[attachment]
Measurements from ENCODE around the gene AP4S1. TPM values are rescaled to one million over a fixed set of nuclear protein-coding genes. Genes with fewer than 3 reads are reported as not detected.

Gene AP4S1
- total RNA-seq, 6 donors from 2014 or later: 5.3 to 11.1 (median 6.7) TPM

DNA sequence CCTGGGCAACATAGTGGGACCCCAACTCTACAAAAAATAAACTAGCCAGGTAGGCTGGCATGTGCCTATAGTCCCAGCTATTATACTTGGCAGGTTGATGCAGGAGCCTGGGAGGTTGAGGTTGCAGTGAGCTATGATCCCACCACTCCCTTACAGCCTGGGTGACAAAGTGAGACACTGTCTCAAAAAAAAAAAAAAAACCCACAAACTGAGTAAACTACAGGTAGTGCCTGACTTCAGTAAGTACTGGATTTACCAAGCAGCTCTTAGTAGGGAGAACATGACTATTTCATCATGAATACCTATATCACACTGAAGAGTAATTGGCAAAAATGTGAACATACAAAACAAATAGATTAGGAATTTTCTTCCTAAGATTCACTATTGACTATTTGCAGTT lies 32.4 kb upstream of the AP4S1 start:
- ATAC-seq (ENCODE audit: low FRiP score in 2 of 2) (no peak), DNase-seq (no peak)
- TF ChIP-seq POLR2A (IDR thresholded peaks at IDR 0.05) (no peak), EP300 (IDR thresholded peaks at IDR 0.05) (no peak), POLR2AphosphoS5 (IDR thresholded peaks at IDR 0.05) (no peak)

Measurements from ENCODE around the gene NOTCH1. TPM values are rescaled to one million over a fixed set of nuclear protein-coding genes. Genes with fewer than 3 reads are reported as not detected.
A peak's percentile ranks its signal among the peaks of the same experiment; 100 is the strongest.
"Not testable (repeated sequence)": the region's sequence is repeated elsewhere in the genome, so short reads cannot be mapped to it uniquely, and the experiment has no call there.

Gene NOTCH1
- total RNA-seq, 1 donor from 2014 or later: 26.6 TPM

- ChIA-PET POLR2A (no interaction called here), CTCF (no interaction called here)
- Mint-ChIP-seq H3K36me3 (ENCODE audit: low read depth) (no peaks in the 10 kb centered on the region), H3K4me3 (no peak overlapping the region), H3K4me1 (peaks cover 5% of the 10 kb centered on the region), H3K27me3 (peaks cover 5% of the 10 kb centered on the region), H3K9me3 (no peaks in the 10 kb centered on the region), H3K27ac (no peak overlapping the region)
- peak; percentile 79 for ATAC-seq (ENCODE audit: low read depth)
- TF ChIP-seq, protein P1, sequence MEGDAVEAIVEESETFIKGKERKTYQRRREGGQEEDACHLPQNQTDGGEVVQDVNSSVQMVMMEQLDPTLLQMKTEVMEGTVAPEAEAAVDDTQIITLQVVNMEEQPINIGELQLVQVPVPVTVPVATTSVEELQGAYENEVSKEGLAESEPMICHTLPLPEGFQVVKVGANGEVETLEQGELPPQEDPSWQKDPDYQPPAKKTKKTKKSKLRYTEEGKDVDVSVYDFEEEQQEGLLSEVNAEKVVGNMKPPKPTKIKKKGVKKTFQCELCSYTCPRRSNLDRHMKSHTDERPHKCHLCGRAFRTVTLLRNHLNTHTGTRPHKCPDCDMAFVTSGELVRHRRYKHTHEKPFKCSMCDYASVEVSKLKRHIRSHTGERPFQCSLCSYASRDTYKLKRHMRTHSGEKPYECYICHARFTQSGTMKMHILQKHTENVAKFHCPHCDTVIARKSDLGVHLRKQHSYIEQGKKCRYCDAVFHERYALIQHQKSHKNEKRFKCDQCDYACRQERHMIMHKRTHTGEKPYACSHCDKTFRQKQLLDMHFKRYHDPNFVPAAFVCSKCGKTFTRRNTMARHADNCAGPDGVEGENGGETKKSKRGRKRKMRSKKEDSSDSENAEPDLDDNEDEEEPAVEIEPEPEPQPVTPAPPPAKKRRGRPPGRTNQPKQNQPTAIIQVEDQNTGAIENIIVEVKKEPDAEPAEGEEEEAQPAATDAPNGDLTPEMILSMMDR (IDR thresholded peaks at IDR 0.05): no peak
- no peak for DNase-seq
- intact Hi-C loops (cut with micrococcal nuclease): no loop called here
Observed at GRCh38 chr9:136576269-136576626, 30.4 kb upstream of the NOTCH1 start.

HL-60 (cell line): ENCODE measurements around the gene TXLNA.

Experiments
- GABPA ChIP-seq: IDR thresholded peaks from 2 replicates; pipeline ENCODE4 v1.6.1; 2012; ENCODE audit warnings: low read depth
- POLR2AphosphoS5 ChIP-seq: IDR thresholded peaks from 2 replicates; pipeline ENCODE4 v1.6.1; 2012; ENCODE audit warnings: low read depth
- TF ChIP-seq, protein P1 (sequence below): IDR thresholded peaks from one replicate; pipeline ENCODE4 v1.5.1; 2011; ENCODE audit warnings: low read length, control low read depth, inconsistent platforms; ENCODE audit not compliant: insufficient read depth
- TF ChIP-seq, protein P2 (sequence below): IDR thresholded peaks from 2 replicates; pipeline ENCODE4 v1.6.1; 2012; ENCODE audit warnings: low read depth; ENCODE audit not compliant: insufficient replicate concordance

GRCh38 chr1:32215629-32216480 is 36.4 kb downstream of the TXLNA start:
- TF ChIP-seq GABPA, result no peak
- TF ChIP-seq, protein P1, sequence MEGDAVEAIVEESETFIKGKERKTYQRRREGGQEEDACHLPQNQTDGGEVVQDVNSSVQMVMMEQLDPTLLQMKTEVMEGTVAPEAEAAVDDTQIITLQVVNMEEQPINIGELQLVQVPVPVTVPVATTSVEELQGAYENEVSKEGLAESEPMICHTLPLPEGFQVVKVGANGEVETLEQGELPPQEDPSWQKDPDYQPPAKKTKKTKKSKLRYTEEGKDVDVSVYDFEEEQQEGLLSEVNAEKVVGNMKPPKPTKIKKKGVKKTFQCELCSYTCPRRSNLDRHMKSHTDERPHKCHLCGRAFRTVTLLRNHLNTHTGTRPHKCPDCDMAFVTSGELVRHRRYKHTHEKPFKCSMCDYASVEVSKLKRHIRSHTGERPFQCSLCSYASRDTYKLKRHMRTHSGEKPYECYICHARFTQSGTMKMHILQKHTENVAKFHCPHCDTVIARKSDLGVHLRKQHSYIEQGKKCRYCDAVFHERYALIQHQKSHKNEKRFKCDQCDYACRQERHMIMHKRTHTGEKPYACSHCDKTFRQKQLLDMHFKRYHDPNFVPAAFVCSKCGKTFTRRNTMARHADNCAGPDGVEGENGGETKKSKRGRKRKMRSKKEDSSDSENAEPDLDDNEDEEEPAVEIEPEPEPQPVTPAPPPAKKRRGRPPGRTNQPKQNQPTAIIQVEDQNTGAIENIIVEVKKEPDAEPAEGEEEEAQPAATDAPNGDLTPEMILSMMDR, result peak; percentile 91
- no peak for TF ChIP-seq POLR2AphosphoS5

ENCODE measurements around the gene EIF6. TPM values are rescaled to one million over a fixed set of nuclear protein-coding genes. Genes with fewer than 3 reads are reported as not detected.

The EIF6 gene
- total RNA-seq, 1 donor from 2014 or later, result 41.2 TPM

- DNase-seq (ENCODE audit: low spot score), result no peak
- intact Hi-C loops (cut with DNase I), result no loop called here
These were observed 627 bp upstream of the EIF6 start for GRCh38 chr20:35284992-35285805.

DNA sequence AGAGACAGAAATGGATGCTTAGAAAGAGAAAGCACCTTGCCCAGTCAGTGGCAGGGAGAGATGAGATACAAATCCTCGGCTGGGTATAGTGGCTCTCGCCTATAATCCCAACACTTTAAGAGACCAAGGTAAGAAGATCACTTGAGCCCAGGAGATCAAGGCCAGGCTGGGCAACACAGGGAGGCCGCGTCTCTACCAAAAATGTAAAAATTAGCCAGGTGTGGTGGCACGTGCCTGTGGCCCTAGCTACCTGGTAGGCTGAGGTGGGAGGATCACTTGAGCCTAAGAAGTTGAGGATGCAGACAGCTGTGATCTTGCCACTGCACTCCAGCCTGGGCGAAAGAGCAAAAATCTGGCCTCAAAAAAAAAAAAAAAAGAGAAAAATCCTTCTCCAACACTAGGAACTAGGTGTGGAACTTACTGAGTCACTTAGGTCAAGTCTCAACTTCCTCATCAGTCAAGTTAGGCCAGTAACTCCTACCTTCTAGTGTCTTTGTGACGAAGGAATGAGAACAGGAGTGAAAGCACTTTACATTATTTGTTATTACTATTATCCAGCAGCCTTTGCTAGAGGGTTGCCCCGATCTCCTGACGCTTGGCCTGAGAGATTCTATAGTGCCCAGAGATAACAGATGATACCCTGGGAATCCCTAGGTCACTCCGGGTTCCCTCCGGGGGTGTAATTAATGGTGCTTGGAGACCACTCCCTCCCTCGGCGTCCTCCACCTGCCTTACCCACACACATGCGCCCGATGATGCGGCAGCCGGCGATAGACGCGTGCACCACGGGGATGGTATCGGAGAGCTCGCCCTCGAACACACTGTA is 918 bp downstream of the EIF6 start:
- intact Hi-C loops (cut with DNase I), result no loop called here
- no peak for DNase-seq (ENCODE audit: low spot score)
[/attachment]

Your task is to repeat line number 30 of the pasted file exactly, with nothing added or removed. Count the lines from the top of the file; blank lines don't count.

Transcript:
The EIF6 gene